nep-ict New Economics Papers
on Information and Communication Technologies
Issue of 2020‒06‒15
five papers chosen by
Marek Giebel
Universität Dortmund

  1. Global trade in final goods and intermediate inputs: impact of FTAs and reduced “Border Effects” By Franco-Bedoya, Sebastian; Frohm, Erik
  2. Towards digital globalization and the covid-19 challenge By Schilirò, Daniele
  3. Big Tech Mergers By Massimo Motta; Martin Peitz
  5. COVID-19 prevention measures in Ethiopia: Current realities and prospects By Baye, Kaleab

  1. By: Franco-Bedoya, Sebastian; Frohm, Erik
    Abstract: International trade in manufacturing goods has risen strongly over the past decades, contributing to the expansion of global value chains (GVCs). This paper studies how two factors contributed to this rise since 1970: (i) declining “border effects” that are arguably related to the ICT revolution that started around 1985, and (ii) the implementation of Free Trade Agreements that have gotten deeper over time. We take advantage of the identification of the time dimension in a panel setting to capture the emergence of GVCs by disentangling domestic and international trade in final goods and intermediate inputs. According to our results, diminished border effects account for the bulk of the increase in international trade in manufactured goods. The cost of a national border is estimated to have fallen by around 10% per year for total manufacturing trade since the 1970s. The decline has been 13% per year for exports of final goods and 8% for intermediate inputs, highlighting the importance of reduced border effects for enabling international trade in the age of GVCs. Moreover, we show that it is important to control for different border effects for final goods and intermediate inputs when estimating the trade impact of FTAs in gravity equations. With this enhancement, our results suggest that FTAs increase trade by 54% after ten years. We also find evidence that FTAs that are more recent have a greater trade effect than those signed in earlier periods. JEL Classification: F13, F14, F15, F23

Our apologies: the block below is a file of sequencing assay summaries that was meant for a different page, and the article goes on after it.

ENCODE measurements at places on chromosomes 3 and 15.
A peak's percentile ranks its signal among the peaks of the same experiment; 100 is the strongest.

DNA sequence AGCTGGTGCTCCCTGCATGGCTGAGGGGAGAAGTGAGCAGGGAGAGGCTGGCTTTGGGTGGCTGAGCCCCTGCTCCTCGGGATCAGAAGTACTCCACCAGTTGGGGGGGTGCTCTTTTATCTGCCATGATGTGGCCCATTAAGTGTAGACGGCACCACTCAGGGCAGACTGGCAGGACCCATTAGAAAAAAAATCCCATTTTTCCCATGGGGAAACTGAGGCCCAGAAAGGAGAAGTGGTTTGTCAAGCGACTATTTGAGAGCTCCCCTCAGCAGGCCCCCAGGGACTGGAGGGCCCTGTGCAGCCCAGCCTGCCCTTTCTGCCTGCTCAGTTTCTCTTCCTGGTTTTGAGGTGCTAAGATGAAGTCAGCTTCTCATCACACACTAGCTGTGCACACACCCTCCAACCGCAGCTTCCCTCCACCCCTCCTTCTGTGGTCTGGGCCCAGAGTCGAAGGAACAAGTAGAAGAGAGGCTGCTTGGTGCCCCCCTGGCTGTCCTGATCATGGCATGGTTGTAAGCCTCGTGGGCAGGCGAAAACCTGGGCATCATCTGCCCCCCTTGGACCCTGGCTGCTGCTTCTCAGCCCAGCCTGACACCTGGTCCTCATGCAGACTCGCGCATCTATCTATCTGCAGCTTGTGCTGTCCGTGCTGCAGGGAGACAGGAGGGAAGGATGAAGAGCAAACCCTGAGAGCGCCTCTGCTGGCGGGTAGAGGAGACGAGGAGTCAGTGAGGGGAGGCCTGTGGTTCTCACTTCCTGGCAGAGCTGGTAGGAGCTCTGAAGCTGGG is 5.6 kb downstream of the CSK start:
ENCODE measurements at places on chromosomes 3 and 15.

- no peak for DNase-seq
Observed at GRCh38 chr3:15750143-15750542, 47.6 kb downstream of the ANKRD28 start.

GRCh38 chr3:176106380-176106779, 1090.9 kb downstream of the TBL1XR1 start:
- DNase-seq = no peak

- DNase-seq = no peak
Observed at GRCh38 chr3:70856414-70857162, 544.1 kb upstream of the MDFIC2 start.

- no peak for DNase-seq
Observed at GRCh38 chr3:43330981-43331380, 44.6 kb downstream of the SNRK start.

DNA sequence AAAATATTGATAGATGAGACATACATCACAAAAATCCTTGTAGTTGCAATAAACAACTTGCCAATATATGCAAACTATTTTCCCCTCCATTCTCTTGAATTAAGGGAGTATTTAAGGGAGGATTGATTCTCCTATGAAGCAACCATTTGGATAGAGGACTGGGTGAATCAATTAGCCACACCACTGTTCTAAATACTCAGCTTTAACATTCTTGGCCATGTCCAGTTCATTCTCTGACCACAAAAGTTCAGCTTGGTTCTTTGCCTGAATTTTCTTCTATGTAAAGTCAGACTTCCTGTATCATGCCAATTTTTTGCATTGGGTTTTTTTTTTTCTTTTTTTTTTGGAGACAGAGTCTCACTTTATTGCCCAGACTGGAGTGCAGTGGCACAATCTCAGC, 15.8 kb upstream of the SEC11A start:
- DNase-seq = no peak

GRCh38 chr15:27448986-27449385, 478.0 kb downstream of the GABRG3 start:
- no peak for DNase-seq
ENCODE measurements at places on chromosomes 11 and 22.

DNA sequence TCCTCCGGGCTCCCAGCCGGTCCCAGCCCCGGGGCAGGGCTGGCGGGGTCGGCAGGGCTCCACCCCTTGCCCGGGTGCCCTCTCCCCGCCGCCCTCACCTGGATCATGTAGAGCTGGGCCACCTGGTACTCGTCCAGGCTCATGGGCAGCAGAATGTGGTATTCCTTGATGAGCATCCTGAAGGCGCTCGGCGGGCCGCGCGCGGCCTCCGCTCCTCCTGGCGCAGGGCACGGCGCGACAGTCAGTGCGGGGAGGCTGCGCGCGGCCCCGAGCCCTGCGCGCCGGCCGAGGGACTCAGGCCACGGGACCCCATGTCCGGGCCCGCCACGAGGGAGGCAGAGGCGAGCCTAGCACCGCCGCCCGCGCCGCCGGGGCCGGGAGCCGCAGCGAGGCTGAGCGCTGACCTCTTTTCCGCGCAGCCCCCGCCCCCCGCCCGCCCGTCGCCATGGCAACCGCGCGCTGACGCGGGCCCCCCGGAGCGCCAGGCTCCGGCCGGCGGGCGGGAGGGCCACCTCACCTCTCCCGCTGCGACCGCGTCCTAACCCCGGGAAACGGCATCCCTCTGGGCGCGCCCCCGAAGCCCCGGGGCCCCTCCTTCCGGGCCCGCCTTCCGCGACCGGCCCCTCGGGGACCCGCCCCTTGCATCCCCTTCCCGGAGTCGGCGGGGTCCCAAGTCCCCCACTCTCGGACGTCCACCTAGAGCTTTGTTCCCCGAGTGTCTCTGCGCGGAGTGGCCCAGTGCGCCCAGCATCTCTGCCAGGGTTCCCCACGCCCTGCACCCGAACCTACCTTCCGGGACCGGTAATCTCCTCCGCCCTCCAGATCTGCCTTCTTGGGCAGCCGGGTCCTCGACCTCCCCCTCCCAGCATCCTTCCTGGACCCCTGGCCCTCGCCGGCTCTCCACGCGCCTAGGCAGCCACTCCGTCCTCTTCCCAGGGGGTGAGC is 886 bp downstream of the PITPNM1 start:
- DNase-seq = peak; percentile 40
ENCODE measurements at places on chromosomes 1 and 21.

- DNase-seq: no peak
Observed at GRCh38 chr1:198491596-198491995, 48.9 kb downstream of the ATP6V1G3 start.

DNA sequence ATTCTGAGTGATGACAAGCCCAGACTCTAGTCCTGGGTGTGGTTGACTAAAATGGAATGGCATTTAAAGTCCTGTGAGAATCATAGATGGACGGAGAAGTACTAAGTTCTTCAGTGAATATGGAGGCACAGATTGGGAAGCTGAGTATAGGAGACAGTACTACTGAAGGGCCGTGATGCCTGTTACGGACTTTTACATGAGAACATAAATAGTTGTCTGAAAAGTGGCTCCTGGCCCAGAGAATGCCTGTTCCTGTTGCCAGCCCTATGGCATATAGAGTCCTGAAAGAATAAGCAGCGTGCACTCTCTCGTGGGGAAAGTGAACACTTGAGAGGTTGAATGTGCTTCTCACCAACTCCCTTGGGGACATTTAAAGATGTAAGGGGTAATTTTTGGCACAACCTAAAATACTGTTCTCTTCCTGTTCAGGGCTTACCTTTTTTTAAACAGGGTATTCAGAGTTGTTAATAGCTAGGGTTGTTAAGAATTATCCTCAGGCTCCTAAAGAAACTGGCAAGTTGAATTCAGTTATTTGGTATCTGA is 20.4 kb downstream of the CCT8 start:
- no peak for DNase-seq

Keywords: border effect, free trade agreements, global value chains, international trade
    Date: 2020–05
  2. By: Schilirò, Daniele
    Abstract: Digital globalization is a new form of globalization. It brings about relevant changes regarding how business is conducted across borders, the flow of economic benefits, and broadening participation. The growth of data and information related to digital globalization determines that global economic, financial, and social connections increase through digital platforms. Covid-19 is causing a shock to the global economy that is proving to be both faster and more severe than the 2008 global financial crisis. If the current crisis is pushing towards deglobalization, at the same time, Covid-19 represents a challenge for digital globalization and the digital transformation of economies. This research contribution examines the process towards digital globalization that is characterizing the world economy, its impact on businesses, consumers, and governments. It also discusses the challenge that the crisis caused by the coronavirus pandemic is posing to the globalization and digital transformation of economies.